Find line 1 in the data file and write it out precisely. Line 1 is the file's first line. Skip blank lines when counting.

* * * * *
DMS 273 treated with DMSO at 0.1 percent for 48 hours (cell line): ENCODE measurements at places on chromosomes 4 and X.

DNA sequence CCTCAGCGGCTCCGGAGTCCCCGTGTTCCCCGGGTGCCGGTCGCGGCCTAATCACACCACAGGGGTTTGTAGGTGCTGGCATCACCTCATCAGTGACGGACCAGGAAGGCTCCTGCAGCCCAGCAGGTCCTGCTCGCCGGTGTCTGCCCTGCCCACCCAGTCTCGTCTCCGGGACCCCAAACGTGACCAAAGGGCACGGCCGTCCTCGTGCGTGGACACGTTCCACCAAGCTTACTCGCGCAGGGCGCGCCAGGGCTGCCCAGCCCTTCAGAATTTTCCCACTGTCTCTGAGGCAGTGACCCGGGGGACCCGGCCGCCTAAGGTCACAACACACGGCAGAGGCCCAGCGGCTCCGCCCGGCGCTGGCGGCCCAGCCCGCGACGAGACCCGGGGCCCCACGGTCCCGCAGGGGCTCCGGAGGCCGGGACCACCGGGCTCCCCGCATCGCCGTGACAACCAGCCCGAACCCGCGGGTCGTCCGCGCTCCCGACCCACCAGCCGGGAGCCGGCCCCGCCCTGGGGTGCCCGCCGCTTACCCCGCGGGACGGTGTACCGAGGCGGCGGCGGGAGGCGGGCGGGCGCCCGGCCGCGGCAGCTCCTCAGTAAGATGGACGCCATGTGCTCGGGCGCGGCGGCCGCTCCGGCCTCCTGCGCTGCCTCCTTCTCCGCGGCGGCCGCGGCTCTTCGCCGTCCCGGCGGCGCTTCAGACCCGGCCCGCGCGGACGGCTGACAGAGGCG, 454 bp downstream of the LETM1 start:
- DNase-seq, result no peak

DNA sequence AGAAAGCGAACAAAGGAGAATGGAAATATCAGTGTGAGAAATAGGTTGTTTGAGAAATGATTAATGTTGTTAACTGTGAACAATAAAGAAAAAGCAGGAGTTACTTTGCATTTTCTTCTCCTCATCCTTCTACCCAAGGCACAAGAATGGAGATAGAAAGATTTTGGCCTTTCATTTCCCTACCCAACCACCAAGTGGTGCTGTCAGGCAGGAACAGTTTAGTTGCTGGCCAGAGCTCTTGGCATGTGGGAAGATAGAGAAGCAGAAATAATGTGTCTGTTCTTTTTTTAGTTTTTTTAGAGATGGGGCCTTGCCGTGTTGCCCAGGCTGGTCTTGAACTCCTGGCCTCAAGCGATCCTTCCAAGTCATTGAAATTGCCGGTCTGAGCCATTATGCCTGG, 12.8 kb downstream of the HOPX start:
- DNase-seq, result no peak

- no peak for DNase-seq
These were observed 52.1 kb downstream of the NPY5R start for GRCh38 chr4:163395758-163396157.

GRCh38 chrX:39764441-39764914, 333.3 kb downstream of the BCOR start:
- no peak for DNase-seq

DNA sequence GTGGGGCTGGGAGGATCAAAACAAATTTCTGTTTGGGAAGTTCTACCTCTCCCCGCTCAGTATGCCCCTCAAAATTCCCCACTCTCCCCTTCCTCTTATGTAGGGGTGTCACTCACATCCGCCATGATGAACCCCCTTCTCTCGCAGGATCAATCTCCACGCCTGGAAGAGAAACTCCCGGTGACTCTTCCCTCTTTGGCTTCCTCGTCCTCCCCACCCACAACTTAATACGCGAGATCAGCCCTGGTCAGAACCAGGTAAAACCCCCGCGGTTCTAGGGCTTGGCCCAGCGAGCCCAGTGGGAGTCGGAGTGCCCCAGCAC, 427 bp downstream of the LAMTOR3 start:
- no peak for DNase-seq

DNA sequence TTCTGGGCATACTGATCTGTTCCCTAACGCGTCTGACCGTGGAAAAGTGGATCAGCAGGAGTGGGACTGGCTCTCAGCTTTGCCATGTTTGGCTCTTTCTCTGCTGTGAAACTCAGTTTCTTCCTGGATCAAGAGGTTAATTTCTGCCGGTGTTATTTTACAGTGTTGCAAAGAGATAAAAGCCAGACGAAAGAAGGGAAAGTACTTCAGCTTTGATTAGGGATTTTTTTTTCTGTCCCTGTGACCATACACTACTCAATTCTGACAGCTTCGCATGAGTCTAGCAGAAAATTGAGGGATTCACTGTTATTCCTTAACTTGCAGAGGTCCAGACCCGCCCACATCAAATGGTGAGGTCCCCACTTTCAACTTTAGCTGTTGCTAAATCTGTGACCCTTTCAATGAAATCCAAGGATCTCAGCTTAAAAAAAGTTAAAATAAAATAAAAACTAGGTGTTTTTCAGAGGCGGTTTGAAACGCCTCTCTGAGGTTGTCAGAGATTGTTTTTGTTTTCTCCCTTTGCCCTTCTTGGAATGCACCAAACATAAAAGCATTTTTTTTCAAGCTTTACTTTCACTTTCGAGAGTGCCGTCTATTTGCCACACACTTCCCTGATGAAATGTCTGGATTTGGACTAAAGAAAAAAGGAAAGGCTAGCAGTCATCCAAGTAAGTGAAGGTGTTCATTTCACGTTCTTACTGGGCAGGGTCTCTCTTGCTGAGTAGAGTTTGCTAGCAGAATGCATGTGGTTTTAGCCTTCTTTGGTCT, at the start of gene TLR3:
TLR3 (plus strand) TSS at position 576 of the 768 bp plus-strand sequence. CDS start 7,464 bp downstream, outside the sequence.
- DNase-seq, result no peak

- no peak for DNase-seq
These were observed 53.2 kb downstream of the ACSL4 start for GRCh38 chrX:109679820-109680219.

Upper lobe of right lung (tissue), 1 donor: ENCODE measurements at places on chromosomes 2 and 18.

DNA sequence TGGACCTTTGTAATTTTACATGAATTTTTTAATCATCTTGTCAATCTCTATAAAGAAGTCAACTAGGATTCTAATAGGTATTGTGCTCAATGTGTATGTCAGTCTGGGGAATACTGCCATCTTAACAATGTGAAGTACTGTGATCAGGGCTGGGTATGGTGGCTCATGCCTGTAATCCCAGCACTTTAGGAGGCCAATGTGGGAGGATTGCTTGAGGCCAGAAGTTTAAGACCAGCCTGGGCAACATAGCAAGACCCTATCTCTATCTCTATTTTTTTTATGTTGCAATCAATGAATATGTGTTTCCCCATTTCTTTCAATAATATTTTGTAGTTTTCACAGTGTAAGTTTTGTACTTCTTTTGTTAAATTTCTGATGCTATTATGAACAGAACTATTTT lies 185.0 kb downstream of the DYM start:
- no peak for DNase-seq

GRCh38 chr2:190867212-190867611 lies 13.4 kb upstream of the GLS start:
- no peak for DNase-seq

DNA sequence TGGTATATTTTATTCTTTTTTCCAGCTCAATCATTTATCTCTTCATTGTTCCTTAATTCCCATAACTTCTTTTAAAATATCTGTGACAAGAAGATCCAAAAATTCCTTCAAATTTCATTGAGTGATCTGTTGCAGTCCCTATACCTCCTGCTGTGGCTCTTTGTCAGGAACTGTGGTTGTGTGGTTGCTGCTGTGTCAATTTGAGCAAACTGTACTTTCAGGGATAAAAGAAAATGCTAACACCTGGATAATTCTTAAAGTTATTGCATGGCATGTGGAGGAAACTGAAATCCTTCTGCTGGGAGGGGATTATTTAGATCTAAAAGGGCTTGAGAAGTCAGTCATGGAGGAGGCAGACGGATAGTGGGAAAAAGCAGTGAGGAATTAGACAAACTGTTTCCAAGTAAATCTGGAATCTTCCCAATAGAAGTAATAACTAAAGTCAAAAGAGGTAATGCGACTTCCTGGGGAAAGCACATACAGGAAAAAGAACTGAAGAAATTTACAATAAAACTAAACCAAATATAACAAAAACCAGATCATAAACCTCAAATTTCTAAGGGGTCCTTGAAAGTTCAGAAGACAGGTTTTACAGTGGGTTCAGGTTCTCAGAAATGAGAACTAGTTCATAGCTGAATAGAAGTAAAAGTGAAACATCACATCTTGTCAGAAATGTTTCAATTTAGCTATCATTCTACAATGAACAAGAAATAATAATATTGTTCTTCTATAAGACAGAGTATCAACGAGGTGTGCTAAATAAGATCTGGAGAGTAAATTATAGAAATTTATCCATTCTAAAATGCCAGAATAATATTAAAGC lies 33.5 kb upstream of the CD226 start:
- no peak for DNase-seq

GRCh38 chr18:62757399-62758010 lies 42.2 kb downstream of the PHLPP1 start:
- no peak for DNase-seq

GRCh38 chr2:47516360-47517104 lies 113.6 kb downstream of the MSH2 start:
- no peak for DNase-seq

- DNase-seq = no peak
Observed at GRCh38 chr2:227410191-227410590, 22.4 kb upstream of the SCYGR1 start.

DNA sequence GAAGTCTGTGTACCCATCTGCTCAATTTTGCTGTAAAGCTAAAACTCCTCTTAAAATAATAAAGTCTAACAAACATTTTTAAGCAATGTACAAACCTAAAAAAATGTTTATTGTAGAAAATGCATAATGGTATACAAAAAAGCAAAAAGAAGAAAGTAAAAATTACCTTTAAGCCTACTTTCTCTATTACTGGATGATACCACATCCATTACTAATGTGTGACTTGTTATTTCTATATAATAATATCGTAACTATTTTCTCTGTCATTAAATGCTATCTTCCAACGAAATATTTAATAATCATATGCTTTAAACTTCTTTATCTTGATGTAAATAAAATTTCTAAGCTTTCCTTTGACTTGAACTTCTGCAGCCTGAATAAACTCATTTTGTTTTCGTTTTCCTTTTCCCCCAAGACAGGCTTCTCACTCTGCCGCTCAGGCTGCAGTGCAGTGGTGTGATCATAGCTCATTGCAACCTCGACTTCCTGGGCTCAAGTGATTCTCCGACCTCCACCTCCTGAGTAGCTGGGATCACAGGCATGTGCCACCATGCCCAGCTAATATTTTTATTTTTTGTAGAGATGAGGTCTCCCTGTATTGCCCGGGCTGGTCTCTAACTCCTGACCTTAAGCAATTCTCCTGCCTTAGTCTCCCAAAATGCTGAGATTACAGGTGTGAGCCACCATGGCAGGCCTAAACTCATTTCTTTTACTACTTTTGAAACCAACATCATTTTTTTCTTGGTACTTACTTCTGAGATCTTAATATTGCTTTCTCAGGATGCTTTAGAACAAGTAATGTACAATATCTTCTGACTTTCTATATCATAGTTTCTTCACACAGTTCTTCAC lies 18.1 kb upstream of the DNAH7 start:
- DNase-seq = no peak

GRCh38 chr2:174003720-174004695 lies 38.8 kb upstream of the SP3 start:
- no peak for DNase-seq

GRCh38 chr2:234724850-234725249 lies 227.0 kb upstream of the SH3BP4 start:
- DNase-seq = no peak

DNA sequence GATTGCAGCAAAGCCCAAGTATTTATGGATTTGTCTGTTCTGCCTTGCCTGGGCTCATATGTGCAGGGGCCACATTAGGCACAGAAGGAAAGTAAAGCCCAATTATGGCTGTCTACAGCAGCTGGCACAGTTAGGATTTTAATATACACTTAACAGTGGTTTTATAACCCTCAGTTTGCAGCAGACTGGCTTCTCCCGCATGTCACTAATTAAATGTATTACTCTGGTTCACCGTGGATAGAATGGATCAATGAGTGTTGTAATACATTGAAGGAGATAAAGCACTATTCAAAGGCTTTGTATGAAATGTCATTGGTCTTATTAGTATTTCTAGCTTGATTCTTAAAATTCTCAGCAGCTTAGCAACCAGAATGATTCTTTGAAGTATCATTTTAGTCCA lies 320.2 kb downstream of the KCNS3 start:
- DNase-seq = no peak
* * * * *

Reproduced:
DMS 273 treated with DMSO at 0.1 percent for 48 hours (cell line): ENCODE measurements at places on chromosomes 4 and X.